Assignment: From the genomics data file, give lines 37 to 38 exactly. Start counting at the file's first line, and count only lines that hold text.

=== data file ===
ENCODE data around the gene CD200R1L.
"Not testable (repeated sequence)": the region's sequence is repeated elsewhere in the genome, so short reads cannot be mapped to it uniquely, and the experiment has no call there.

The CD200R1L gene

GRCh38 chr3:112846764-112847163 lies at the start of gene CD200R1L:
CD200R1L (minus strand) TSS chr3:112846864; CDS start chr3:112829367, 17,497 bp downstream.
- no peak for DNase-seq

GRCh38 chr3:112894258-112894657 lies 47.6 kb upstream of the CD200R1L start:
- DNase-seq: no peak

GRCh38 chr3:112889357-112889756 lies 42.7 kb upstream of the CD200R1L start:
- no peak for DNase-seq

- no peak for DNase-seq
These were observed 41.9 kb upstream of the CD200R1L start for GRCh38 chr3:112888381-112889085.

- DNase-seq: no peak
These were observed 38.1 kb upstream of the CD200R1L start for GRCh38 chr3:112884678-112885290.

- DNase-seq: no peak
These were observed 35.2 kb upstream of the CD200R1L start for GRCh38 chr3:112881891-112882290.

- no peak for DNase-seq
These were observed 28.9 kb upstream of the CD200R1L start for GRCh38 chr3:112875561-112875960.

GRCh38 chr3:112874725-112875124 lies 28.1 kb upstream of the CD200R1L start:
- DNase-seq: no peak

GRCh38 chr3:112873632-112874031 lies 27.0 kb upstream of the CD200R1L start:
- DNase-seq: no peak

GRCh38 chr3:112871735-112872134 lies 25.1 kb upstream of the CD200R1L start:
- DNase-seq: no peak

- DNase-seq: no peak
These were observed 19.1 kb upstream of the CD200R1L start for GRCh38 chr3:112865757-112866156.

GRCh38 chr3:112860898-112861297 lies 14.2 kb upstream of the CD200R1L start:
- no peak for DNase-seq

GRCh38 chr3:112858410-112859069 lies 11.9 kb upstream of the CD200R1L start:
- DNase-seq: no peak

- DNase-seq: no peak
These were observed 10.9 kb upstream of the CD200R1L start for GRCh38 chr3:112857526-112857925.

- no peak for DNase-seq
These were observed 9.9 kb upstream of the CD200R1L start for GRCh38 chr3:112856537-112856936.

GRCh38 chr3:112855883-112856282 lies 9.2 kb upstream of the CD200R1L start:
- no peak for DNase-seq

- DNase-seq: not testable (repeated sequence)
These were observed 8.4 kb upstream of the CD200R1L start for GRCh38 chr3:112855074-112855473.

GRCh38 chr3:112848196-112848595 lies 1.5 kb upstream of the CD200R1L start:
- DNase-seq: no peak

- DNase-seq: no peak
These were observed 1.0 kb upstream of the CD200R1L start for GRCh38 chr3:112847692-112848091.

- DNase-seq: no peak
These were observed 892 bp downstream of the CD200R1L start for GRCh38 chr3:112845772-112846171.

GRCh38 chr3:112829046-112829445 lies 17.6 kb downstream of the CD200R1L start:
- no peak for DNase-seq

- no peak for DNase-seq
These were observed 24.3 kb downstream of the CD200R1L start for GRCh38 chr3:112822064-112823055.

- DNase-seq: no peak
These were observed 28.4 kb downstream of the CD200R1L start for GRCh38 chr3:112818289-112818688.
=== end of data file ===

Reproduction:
- DNase-seq: not testable (repeated sequence)
These were observed 8.4 kb upstream of the CD200R1L start for GRCh38 chr3:112855074-112855473.